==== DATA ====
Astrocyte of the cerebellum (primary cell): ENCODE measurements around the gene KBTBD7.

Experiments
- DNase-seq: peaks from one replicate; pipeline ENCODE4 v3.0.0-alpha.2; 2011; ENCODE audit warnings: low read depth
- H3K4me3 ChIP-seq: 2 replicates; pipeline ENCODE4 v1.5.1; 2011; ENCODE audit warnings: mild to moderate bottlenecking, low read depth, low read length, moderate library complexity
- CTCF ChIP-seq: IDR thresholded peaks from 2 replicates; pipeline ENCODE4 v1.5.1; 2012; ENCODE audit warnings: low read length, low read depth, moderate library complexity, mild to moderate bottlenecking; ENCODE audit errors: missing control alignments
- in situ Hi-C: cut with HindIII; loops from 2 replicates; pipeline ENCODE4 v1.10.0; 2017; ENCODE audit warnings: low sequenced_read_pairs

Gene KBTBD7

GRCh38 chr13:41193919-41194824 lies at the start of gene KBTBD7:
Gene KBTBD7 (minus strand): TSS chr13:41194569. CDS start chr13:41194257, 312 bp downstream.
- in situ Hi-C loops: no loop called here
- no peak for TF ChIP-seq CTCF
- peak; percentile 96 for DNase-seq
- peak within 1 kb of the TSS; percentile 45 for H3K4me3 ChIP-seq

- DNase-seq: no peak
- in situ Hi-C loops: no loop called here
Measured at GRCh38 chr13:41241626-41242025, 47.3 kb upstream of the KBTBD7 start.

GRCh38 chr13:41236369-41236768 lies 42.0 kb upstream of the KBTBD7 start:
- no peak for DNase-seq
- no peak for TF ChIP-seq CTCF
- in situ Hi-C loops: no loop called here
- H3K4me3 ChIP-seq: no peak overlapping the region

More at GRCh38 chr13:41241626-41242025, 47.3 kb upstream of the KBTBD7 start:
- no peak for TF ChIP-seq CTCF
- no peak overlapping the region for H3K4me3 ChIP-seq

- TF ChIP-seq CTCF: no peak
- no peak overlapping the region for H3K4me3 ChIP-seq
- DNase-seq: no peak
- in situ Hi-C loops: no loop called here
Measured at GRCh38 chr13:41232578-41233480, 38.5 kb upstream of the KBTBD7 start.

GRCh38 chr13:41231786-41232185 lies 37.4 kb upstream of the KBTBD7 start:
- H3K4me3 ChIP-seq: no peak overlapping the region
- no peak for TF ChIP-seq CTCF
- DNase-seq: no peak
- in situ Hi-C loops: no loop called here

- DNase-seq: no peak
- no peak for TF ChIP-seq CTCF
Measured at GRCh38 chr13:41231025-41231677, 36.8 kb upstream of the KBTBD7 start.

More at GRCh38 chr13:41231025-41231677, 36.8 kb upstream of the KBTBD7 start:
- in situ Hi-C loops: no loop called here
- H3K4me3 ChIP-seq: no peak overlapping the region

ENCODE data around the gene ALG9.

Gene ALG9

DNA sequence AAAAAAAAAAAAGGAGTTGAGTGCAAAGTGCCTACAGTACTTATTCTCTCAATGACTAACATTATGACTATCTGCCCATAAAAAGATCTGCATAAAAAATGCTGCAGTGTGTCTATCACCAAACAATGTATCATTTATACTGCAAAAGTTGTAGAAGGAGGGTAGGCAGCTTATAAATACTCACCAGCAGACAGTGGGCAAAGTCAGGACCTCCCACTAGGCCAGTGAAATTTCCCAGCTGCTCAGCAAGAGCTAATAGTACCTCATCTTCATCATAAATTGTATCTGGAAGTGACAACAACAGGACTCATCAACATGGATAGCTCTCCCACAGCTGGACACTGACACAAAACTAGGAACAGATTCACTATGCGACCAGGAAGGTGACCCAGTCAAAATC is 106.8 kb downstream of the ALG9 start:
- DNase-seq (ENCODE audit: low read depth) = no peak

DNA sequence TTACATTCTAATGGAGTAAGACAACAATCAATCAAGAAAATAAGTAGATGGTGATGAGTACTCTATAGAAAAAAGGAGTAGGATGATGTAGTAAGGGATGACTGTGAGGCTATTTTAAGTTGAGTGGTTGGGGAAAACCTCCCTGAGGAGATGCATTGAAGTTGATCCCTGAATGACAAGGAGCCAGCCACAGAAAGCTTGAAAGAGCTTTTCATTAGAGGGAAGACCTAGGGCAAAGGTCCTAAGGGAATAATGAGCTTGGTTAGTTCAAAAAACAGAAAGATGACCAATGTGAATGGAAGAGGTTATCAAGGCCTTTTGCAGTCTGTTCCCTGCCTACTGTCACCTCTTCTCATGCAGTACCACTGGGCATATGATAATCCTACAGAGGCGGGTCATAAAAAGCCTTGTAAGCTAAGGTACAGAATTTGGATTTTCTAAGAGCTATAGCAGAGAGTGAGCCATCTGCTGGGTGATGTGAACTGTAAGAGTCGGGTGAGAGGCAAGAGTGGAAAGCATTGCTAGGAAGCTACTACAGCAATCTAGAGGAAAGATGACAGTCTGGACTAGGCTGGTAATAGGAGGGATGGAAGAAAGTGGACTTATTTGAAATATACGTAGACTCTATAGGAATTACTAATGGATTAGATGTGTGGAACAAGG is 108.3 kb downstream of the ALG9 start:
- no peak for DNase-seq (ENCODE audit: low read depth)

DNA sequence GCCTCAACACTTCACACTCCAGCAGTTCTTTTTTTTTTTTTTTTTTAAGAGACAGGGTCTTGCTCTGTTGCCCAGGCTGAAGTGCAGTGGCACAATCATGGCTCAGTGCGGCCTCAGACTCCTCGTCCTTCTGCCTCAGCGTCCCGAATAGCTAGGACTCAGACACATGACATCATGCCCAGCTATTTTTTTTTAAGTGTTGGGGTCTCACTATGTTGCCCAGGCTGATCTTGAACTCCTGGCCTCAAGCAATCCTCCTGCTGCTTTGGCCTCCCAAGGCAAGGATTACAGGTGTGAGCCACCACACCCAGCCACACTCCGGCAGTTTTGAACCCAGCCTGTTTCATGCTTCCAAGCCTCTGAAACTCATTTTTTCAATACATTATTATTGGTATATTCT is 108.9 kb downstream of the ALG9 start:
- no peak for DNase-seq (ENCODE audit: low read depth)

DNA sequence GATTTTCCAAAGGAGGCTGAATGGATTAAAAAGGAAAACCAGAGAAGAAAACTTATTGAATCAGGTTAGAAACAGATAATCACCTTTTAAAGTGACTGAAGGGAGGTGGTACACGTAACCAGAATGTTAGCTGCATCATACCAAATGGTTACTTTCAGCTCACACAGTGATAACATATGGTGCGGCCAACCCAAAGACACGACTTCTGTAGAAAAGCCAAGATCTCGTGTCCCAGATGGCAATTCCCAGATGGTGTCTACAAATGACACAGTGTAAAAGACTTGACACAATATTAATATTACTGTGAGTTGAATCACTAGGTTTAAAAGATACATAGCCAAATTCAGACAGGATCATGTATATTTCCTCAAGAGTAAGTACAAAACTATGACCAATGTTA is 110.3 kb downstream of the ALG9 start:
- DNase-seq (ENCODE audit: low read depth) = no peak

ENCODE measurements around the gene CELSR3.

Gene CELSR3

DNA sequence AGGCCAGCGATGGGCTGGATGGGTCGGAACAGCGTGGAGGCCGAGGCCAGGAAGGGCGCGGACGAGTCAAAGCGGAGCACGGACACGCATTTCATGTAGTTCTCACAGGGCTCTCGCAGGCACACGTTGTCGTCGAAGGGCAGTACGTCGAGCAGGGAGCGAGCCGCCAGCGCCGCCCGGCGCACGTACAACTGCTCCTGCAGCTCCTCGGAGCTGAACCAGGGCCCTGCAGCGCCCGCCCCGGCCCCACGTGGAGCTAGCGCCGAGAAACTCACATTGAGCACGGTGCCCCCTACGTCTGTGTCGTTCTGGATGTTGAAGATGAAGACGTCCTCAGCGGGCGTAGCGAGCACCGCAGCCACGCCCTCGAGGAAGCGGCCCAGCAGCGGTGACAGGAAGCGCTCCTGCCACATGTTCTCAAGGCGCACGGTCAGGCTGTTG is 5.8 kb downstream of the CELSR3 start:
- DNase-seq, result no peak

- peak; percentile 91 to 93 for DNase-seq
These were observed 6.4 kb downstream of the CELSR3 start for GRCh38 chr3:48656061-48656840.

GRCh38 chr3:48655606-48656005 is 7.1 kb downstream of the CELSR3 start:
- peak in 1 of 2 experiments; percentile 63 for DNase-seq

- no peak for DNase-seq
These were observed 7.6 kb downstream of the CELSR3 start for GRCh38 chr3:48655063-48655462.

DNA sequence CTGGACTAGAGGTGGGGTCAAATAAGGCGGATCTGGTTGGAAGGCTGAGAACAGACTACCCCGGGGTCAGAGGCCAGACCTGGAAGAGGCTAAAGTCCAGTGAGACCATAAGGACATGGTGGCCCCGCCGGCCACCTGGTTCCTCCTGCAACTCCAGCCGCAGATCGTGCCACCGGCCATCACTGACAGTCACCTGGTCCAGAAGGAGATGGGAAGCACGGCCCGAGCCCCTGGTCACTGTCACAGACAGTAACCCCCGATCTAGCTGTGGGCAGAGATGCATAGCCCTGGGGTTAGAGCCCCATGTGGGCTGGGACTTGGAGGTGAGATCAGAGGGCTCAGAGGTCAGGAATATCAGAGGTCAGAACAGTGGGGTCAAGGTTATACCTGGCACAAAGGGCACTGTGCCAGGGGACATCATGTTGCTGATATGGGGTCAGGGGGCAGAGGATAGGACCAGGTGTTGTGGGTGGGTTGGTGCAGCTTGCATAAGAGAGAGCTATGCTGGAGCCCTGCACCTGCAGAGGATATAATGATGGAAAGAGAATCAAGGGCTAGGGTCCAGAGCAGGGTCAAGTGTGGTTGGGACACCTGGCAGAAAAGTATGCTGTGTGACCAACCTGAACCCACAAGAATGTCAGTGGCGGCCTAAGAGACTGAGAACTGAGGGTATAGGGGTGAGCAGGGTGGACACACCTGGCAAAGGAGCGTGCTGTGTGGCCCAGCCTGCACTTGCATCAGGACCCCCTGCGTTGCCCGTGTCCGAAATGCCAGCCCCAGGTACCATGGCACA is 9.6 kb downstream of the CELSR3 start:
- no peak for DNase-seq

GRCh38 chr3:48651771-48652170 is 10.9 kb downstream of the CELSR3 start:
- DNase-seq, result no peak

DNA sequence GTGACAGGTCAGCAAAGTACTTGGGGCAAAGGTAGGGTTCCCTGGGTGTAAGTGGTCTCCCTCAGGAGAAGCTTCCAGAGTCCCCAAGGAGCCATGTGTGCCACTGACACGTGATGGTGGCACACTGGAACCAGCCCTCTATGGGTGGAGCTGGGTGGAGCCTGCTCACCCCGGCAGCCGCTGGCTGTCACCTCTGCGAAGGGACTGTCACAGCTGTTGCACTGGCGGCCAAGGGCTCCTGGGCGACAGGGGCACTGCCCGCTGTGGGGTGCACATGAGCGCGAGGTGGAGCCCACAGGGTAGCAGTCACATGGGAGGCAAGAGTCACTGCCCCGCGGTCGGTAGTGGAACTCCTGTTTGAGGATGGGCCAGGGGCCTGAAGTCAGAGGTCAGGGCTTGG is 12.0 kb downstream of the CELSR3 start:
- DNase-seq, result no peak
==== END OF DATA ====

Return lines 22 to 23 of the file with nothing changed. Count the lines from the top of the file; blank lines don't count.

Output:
More at GRCh38 chr13:41241626-41242025, 47.3 kb upstream of the KBTBD7 start:
- no peak for TF ChIP-seq CTCF